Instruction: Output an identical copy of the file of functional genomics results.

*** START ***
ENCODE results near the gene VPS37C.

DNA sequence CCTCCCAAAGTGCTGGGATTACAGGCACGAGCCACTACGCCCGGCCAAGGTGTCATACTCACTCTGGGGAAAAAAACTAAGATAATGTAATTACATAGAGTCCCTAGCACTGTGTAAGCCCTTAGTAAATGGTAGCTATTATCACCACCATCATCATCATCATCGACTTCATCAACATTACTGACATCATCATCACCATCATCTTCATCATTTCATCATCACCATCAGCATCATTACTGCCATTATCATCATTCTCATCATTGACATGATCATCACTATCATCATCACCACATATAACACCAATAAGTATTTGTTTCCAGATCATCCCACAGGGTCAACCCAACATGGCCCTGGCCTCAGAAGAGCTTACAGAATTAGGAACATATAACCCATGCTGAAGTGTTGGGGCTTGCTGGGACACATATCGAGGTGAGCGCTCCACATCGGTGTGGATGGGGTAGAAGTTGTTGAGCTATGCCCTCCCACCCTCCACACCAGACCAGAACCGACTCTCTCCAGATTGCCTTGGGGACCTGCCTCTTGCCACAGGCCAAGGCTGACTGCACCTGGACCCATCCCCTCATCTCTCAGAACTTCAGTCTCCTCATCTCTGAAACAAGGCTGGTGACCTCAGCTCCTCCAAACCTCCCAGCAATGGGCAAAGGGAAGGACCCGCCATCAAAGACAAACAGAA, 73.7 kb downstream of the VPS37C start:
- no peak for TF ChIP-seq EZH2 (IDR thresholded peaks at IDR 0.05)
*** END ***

ENCODE results near the gene VPS37C.

DNA sequence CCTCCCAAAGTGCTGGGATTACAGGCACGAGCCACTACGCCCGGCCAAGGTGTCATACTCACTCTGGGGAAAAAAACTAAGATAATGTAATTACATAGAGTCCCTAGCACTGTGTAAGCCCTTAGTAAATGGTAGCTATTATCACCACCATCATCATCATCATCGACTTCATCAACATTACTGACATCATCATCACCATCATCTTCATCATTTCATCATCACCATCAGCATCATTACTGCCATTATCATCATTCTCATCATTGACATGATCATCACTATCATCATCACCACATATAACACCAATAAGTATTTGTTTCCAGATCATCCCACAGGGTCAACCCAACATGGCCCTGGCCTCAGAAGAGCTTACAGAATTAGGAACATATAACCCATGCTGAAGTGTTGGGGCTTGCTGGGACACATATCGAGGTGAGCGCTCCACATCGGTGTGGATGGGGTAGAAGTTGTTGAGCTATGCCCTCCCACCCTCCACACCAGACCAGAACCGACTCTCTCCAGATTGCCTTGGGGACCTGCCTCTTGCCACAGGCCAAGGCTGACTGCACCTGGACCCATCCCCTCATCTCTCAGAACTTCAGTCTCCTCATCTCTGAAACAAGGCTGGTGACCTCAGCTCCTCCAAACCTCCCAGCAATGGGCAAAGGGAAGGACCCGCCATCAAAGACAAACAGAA, 73.7 kb downstream of the VPS37C start:
- no peak for TF ChIP-seq EZH2 (IDR thresholded peaks at IDR 0.05)